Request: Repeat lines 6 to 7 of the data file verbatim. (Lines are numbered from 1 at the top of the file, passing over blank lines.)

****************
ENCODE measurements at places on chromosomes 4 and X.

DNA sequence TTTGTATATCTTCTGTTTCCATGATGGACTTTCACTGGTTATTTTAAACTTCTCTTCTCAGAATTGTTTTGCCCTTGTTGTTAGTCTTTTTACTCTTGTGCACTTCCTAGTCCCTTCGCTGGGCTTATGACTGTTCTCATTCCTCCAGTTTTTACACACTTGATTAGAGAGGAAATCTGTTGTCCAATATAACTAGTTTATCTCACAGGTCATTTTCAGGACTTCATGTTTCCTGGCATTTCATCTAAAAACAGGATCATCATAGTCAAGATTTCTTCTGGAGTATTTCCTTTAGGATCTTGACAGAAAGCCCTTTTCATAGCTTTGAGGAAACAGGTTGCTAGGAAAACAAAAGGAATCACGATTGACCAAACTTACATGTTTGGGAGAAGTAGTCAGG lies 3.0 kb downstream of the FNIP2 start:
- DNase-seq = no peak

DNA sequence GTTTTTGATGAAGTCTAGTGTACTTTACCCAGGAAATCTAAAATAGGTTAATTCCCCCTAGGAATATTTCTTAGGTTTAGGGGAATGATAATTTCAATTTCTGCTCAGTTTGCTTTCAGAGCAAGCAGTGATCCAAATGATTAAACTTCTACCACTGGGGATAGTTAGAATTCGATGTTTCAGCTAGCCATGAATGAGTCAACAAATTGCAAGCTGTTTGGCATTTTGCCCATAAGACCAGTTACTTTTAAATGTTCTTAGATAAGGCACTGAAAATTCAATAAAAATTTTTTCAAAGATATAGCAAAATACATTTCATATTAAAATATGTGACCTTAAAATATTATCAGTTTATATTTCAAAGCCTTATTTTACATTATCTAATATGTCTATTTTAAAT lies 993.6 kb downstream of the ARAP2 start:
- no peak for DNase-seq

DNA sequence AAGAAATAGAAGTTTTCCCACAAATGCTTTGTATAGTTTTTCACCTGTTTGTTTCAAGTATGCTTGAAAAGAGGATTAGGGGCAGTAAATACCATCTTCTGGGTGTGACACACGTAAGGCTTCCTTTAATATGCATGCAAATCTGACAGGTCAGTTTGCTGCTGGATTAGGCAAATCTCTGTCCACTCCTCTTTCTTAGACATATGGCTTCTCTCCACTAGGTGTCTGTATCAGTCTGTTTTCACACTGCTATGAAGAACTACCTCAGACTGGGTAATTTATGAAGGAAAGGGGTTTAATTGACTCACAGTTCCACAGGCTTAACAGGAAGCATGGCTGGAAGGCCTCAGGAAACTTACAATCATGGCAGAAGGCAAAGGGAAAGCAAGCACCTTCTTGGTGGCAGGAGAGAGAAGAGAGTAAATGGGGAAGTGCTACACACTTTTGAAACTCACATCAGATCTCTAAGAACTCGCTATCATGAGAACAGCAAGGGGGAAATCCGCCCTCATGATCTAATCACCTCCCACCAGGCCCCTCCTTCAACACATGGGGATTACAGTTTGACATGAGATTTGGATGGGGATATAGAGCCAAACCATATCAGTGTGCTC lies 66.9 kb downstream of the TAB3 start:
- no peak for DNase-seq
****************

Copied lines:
DNA sequence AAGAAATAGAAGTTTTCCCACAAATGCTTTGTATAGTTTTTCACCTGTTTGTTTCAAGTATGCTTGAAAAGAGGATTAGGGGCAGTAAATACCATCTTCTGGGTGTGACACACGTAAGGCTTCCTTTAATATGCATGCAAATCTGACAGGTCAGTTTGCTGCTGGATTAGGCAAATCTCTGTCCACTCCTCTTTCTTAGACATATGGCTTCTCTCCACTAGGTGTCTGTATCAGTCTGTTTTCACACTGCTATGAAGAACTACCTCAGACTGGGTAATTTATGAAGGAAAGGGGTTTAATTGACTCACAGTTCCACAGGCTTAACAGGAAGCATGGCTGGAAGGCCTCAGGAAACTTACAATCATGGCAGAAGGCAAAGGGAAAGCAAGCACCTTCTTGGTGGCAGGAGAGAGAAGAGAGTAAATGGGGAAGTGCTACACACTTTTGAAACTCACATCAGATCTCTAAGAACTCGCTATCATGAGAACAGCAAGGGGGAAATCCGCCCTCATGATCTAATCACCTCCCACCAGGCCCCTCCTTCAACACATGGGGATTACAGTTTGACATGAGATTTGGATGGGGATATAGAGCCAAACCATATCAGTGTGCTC lies 66.9 kb downstream of the TAB3 start:
- no peak for DNase-seq